Corals join frogs and toads as the most endangered species on the Earth.
According to a recent Time.com article, a comprehensive survey by the Global Marine Species Assessment (GMSA) published July 10th in Science, one-third of the more than 700 species of reef-building corals are threatened with extinction.
Why is this important?
Coral reefs are home to more than 25% of total marine species. Take out the corals, and there are no reefs — remove the reefs, and entire ecosystems collapse. Besides their beauty, reefs help protect coastal towns and other near-shore habitats from severe erosion and flooding caused by tropical storms.
“…reef-building corals are more at risk of extinction than all terrestrial groups, apart from amphibians, and are the most vulnerable to the effects of climate change,” said Roger McManus, Conservation International’s vice president for marine programs. “The loss of the corals will have profound implications for millions of people who depend on coral reefs for their livelihoods.”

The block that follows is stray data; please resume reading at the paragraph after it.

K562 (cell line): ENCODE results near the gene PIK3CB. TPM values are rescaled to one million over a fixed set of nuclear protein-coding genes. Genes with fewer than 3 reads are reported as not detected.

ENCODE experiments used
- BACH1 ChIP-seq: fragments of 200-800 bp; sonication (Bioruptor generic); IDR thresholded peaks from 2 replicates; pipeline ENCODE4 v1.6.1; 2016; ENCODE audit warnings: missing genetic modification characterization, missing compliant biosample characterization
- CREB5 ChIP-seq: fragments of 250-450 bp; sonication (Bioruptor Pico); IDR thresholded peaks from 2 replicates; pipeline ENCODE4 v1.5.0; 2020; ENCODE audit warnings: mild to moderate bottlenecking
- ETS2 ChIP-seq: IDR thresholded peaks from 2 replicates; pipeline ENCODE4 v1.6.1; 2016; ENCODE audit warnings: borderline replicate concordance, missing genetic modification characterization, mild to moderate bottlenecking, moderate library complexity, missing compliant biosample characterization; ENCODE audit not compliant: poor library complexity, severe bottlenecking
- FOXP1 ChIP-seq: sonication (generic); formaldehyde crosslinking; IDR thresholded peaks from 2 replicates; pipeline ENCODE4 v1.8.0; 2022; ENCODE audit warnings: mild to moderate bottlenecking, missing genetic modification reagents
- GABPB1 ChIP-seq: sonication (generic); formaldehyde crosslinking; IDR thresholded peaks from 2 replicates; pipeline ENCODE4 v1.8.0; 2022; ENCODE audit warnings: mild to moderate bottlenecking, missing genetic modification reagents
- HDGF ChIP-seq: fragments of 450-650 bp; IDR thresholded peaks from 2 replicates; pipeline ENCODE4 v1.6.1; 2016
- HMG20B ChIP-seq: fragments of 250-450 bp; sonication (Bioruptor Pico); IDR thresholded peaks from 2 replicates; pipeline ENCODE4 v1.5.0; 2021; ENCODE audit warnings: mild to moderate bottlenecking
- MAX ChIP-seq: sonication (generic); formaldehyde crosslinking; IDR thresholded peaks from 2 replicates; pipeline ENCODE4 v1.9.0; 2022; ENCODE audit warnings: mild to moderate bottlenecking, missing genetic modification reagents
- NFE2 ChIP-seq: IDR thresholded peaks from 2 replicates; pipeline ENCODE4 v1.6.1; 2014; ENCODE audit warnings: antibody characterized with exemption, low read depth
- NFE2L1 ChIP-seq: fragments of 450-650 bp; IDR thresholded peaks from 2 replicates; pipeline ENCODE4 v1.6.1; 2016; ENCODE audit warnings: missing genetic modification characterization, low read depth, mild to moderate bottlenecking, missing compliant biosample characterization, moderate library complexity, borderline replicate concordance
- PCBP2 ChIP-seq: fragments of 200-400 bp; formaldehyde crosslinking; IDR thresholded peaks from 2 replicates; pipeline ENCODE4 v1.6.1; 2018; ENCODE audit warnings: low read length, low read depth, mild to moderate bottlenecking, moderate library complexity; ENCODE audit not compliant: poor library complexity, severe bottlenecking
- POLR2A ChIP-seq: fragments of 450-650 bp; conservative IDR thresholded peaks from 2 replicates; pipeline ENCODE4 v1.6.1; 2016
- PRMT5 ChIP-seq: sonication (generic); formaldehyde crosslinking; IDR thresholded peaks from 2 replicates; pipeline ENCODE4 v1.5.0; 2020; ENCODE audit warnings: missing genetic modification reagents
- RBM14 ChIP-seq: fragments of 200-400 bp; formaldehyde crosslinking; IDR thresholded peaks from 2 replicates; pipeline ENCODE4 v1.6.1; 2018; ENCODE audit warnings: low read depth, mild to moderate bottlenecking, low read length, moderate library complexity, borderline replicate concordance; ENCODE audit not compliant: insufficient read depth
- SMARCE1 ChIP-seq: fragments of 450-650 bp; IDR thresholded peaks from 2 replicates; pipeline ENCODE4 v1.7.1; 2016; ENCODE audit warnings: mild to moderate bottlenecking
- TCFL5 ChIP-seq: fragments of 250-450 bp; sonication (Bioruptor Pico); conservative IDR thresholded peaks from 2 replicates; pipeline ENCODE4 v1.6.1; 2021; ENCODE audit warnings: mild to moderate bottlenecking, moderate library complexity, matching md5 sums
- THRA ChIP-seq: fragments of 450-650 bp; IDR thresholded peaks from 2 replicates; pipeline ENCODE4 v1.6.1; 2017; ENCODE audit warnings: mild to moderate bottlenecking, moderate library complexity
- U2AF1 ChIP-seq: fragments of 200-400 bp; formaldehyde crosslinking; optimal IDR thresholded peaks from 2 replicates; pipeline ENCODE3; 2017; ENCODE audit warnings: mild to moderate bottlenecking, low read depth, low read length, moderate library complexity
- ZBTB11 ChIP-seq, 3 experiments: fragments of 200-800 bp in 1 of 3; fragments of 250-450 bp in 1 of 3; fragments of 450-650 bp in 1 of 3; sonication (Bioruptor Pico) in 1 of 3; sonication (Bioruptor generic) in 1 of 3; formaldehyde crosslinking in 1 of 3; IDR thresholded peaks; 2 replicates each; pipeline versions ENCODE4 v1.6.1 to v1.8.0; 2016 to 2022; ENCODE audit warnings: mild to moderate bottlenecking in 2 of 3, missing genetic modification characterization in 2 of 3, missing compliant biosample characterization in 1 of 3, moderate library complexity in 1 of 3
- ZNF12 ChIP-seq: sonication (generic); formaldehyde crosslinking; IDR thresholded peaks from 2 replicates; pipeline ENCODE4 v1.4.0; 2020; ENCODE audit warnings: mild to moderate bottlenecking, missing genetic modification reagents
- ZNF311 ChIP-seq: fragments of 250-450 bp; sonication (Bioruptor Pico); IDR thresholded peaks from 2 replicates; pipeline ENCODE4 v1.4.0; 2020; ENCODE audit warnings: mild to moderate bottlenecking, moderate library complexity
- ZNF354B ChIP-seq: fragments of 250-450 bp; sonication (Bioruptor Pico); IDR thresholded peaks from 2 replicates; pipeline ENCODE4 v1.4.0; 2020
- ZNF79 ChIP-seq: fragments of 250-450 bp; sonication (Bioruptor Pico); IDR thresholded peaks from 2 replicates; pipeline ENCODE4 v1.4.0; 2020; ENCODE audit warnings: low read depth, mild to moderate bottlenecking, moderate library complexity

Great Barrier Reef. NASA Satellite Photo.
What is causing this? (Or should we say who?)
Overfishing — divers catch tropical fish for food or to sell to pet stores using dynamite or poison to kill schools of fish, destroying the corals in the process.
Pollution — runoff from agriculture creates “dead zones” where nothing thrives.
Development — brings increased sewage, fishing and polluted runoff from the land.
Tourism — specimen collection, touching or walking on coral, accidental boat groundings and boat anchors damage sensitive coral polyps and coral.
Warmer ocean temperatures — can kill the algae that feed many coral, leading to “bleaching” of reefs, which in turn leaves the coral weakened and defenseless against disease.
Increased Carbon Dioxide (CO2) in the atmosphere — leads to more acidic seas, which dissolve the reefs.
What can we do?
Curtail agricultural runoff
Cease destructive fishing practices
Expand marine reserves — national parks of the deep. The Papahanaumokuakea Marine National Monument protects 10% of the shallow coral reef habitat in U.S. territory.
“We either reduce our CO2 emission now or many corals will be lost forever,” says Julia Marton-Lefèvre, International Union for Conservation of Nature (IUCN) Director General. “Improving water quality, global education and the adequate funding of local conservation practices also are essential to protect the foundation of beautiful and valuable coral reef ecosystems.”